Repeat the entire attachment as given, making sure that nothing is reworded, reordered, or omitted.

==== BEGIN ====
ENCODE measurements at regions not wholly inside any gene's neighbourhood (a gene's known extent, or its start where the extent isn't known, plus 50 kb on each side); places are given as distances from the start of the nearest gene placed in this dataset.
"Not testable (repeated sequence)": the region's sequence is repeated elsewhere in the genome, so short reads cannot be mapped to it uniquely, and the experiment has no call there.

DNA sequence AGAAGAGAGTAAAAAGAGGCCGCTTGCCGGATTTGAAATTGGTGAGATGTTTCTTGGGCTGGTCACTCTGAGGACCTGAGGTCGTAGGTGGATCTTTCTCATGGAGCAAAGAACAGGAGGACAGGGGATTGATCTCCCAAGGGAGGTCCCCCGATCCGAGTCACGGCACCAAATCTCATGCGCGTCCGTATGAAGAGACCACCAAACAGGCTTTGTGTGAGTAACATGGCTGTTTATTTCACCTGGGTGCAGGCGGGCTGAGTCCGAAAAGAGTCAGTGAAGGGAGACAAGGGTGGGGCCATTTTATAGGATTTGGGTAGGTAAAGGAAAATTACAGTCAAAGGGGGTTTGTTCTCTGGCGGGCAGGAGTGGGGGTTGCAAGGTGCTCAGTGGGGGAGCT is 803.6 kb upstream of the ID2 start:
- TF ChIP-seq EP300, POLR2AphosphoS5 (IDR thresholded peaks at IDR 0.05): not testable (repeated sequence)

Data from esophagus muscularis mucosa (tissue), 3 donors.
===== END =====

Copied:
ENCODE measurements at regions not wholly inside any gene's neighbourhood (a gene's known extent, or its start where the extent isn't known, plus 50 kb on each side); places are given as distances from the start of the nearest gene placed in this dataset.
"Not testable (repeated sequence)": the region's sequence is repeated elsewhere in the genome, so short reads cannot be mapped to it uniquely, and the experiment has no call there.

DNA sequence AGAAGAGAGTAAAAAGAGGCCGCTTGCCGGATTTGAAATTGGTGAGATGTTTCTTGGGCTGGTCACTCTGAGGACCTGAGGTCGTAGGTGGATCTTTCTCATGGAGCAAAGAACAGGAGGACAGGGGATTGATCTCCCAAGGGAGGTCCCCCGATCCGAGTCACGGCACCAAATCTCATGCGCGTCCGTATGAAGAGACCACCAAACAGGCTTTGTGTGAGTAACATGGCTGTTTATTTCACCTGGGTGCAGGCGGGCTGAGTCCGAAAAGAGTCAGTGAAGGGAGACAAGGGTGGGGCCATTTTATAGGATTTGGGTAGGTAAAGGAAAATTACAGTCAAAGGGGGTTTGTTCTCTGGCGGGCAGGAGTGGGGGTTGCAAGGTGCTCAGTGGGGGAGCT is 803.6 kb upstream of the ID2 start:
- TF ChIP-seq EP300, POLR2AphosphoS5 (IDR thresholded peaks at IDR 0.05): not testable (repeated sequence)

Data from esophagus muscularis mucosa (tissue), 3 donors.